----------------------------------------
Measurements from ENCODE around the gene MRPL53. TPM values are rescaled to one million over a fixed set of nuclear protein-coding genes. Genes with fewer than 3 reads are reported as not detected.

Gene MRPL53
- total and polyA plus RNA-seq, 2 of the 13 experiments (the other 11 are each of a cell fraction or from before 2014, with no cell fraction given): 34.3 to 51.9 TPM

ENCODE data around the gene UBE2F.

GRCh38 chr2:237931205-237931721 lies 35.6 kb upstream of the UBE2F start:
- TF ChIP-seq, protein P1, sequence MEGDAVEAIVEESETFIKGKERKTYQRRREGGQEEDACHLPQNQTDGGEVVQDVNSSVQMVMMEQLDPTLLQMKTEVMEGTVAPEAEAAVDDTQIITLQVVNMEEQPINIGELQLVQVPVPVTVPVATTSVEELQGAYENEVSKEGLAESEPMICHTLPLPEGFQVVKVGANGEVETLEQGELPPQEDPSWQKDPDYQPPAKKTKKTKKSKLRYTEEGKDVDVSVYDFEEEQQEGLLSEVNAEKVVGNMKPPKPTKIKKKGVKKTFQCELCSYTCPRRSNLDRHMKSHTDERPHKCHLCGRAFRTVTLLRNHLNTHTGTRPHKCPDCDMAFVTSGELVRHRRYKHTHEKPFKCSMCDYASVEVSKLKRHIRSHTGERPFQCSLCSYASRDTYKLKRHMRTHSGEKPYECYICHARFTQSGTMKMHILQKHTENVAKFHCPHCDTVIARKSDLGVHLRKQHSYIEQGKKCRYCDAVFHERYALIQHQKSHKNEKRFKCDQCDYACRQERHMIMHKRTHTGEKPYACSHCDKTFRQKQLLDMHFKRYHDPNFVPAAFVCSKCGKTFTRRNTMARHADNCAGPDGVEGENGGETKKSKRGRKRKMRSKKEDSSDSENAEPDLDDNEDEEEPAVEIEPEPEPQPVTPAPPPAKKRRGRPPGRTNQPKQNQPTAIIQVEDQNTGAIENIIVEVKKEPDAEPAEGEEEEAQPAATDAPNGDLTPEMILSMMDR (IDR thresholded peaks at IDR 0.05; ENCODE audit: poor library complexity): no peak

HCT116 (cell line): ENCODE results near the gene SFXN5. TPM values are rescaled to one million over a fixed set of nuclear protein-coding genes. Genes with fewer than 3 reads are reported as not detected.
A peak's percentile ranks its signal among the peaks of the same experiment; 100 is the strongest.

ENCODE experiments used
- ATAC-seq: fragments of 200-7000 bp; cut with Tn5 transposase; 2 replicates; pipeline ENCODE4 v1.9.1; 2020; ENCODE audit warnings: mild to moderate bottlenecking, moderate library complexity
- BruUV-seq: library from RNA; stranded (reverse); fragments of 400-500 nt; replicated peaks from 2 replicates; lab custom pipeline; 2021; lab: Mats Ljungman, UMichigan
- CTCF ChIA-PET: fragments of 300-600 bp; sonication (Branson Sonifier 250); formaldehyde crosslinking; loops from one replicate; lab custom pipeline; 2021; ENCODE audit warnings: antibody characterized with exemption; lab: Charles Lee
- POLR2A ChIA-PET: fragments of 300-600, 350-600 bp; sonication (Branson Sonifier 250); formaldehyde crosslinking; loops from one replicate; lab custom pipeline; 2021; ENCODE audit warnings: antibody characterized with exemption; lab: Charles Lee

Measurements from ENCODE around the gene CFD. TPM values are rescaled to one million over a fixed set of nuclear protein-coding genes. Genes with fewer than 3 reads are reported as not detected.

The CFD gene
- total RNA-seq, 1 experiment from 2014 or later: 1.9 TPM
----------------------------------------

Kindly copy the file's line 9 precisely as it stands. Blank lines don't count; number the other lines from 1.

ENCODE experiments used